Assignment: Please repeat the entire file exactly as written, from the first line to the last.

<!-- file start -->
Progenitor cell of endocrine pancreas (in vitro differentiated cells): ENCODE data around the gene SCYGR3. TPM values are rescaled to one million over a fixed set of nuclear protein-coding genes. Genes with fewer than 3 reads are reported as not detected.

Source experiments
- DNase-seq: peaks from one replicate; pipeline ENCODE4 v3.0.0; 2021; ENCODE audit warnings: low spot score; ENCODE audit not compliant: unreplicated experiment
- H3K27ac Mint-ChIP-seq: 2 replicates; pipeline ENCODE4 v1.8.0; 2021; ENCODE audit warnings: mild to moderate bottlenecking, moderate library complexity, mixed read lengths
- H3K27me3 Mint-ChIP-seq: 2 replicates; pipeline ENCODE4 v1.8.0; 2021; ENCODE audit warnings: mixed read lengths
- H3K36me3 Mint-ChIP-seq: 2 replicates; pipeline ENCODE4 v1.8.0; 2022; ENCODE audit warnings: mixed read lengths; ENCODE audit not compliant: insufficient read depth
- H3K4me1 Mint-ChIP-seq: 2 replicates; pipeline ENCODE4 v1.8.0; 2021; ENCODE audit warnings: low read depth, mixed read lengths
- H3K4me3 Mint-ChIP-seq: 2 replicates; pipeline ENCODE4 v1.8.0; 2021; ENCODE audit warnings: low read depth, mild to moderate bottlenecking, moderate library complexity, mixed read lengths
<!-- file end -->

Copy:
Progenitor cell of endocrine pancreas (in vitro differentiated cells): ENCODE data around the gene SCYGR3. TPM values are rescaled to one million over a fixed set of nuclear protein-coding genes. Genes with fewer than 3 reads are reported as not detected.

Source experiments
- DNase-seq: peaks from one replicate; pipeline ENCODE4 v3.0.0; 2021; ENCODE audit warnings: low spot score; ENCODE audit not compliant: unreplicated experiment
- H3K27ac Mint-ChIP-seq: 2 replicates; pipeline ENCODE4 v1.8.0; 2021; ENCODE audit warnings: mild to moderate bottlenecking, moderate library complexity, mixed read lengths
- H3K27me3 Mint-ChIP-seq: 2 replicates; pipeline ENCODE4 v1.8.0; 2021; ENCODE audit warnings: mixed read lengths
- H3K36me3 Mint-ChIP-seq: 2 replicates; pipeline ENCODE4 v1.8.0; 2022; ENCODE audit warnings: mixed read lengths; ENCODE audit not compliant: insufficient read depth
- H3K4me1 Mint-ChIP-seq: 2 replicates; pipeline ENCODE4 v1.8.0; 2021; ENCODE audit warnings: low read depth, mixed read lengths
- H3K4me3 Mint-ChIP-seq: 2 replicates; pipeline ENCODE4 v1.8.0; 2021; ENCODE audit warnings: low read depth, mild to moderate bottlenecking, moderate library complexity, mixed read lengths